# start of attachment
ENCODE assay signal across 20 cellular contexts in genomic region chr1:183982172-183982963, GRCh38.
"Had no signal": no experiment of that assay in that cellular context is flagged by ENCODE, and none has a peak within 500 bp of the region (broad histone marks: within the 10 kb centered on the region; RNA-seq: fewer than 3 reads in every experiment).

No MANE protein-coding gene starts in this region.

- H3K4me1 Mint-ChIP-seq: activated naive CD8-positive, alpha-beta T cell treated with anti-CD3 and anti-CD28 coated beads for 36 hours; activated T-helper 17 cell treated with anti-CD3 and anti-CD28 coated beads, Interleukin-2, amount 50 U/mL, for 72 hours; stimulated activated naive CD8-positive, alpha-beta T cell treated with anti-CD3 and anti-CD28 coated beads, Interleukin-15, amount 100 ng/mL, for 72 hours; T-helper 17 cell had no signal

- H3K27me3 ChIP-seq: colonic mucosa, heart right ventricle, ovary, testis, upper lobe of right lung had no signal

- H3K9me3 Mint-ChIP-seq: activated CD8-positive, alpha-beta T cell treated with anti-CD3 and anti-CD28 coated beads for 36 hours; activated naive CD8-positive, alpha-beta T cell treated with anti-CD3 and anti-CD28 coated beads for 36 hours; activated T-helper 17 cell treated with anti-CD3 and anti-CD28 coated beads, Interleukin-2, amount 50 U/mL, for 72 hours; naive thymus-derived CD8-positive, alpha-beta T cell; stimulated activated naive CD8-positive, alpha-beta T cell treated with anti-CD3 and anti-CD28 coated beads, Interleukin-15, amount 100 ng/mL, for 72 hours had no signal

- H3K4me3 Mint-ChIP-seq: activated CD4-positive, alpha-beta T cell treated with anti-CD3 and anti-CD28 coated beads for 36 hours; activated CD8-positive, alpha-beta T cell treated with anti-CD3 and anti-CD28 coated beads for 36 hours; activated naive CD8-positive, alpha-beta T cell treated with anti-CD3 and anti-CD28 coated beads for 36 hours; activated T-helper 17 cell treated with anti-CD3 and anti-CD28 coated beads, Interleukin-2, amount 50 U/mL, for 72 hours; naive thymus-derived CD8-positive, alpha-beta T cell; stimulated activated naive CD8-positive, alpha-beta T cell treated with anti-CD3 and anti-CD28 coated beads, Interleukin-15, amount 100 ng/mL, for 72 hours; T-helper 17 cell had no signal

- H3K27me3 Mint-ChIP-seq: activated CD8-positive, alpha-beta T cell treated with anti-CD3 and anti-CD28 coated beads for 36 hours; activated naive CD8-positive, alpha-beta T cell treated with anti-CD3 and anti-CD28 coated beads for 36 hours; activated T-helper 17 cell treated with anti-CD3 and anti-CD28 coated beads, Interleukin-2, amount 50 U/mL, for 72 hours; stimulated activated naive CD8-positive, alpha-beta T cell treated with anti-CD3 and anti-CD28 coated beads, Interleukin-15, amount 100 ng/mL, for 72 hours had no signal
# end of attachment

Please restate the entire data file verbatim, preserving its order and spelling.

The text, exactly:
ENCODE assay signal across 20 cellular contexts in genomic region chr1:183982172-183982963, GRCh38.
"Had no signal": no experiment of that assay in that cellular context is flagged by ENCODE, and none has a peak within 500 bp of the region (broad histone marks: within the 10 kb centered on the region; RNA-seq: fewer than 3 reads in every experiment).

No MANE protein-coding gene starts in this region.

- H3K4me1 Mint-ChIP-seq: activated naive CD8-positive, alpha-beta T cell treated with anti-CD3 and anti-CD28 coated beads for 36 hours; activated T-helper 17 cell treated with anti-CD3 and anti-CD28 coated beads, Interleukin-2, amount 50 U/mL, for 72 hours; stimulated activated naive CD8-positive, alpha-beta T cell treated with anti-CD3 and anti-CD28 coated beads, Interleukin-15, amount 100 ng/mL, for 72 hours; T-helper 17 cell had no signal

- H3K27me3 ChIP-seq: colonic mucosa, heart right ventricle, ovary, testis, upper lobe of right lung had no signal

- H3K9me3 Mint-ChIP-seq: activated CD8-positive, alpha-beta T cell treated with anti-CD3 and anti-CD28 coated beads for 36 hours; activated naive CD8-positive, alpha-beta T cell treated with anti-CD3 and anti-CD28 coated beads for 36 hours; activated T-helper 17 cell treated with anti-CD3 and anti-CD28 coated beads, Interleukin-2, amount 50 U/mL, for 72 hours; naive thymus-derived CD8-positive, alpha-beta T cell; stimulated activated naive CD8-positive, alpha-beta T cell treated with anti-CD3 and anti-CD28 coated beads, Interleukin-15, amount 100 ng/mL, for 72 hours had no signal

- H3K4me3 Mint-ChIP-seq: activated CD4-positive, alpha-beta T cell treated with anti-CD3 and anti-CD28 coated beads for 36 hours; activated CD8-positive, alpha-beta T cell treated with anti-CD3 and anti-CD28 coated beads for 36 hours; activated naive CD8-positive, alpha-beta T cell treated with anti-CD3 and anti-CD28 coated beads for 36 hours; activated T-helper 17 cell treated with anti-CD3 and anti-CD28 coated beads, Interleukin-2, amount 50 U/mL, for 72 hours; naive thymus-derived CD8-positive, alpha-beta T cell; stimulated activated naive CD8-positive, alpha-beta T cell treated with anti-CD3 and anti-CD28 coated beads, Interleukin-15, amount 100 ng/mL, for 72 hours; T-helper 17 cell had no signal

- H3K27me3 Mint-ChIP-seq: activated CD8-positive, alpha-beta T cell treated with anti-CD3 and anti-CD28 coated beads for 36 hours; activated naive CD8-positive, alpha-beta T cell treated with anti-CD3 and anti-CD28 coated beads for 36 hours; activated T-helper 17 cell treated with anti-CD3 and anti-CD28 coated beads, Interleukin-2, amount 50 U/mL, for 72 hours; stimulated activated naive CD8-positive, alpha-beta T cell treated with anti-CD3 and anti-CD28 coated beads, Interleukin-15, amount 100 ng/mL, for 72 hours had no signal